.Append(estimator);

           Console.WriteLine("=============== Create and Train the Model ===============");
           var model = pipeline.Fit(trainData);
           Console.WriteLine("=============== End of training ===============");
           Console.WriteLine();

           return model;
       }

       private static ITransformer CrossValidation<T>(MLContext mlContext, ITransformer model, string dataPath, IEstimator<ITransformer> estimator)
       {
           IDataView dataView = mlContext.Data.LoadFromTextFile<T>(dataPath, hasHeader: true, separatorChar: ',');
           IDataView transformedData = model.Transform(dataView);

           var cvResults = mlContext.Regression.CrossValidate(transformedData, estimator, numberOfFolds: 5);
           var rSquared = cvResults.Sum(fold => fold.Metrics.RSquared) / cvResults.Count;
           var rmse = cvResults.Sum(fold => fold.Metrics.RootMeanSquaredError) / cvResults.Count;

           ITransformer[] models = cvResults.OrderByDescending(fold => fold.Metrics.RSquared).Select(fold => fold.Model).ToArray();
           ITransformer topModel = models[0];

           Console.WriteLine();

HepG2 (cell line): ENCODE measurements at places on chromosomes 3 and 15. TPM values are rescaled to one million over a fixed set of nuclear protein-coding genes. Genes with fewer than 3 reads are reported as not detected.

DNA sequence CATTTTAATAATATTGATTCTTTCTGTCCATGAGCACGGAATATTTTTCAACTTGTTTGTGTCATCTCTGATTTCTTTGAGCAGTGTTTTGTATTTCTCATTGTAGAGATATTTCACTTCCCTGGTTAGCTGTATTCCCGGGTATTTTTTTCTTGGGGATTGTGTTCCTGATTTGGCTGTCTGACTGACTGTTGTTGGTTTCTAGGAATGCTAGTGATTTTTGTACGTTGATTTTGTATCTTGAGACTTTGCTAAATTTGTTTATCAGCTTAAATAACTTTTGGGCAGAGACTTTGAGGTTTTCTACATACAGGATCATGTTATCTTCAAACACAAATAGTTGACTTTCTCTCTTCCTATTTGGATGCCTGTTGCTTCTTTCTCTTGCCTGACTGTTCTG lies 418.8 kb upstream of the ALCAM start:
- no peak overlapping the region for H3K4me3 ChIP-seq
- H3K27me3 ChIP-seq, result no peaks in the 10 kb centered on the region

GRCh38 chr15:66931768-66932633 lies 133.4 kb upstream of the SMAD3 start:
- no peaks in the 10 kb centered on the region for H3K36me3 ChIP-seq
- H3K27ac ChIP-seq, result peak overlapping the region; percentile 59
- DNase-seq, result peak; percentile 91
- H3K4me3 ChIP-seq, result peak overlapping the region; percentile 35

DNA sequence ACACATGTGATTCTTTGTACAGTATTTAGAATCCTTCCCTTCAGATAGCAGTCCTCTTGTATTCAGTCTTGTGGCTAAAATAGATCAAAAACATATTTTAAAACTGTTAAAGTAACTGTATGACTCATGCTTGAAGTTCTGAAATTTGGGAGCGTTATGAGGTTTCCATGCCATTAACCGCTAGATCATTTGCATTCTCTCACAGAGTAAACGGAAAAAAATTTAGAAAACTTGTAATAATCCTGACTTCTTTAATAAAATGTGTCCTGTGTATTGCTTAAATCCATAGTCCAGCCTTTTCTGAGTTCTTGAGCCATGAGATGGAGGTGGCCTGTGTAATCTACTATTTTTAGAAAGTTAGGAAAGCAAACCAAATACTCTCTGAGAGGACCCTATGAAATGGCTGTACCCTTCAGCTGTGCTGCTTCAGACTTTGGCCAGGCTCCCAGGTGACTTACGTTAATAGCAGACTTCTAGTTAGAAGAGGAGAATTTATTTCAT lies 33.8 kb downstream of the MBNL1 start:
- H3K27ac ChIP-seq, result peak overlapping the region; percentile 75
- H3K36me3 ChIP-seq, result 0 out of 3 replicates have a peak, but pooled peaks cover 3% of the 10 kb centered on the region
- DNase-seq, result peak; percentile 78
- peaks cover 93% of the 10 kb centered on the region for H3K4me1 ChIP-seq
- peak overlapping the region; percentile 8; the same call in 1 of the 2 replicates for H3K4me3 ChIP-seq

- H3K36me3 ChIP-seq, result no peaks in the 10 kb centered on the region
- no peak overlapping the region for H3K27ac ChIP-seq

Console.WriteLine($"*************************************************");
           Console.WriteLine($"*       Model quality metrics cross validation        ");
           Console.WriteLine($"*------------------------------------------------");
           Console.WriteLine($"*       RSquared Score: {rSquared:0.##}     ");
           Console.WriteLine($"*       Root Mean Squared Error:      {rmse:#.##}");
           Console.WriteLine($"*************************************************");

           return topModel;
       }

Results

The previous results:

RSquared Score:      0.73
Root Mean Squared Error:      964.99

The new results:

RSquared Score:      0.88
Root Mean Squared Error:      680.03

The results here are better than last time. The RSquared jumped by .15, and the root mean squared error decreased by 284.96 bikes. This means our model is better at explaining the target with our features, and our average error is down by about a third. I would say using these methods was a success. I hope you go off, use them too, and don’t repeat my mistakes.


Carl Lloyd

Written by Carl Lloyd. He spends his time playing with technology, and learning new things.